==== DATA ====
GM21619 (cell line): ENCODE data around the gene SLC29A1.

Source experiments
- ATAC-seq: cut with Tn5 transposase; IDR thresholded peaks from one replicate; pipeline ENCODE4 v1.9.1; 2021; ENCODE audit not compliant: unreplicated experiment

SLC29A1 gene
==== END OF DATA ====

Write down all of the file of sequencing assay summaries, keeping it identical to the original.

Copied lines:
GM21619 (cell line): ENCODE data around the gene SLC29A1.

Source experiments
- ATAC-seq: cut with Tn5 transposase; IDR thresholded peaks from one replicate; pipeline ENCODE4 v1.9.1; 2021; ENCODE audit not compliant: unreplicated experiment

SLC29A1 gene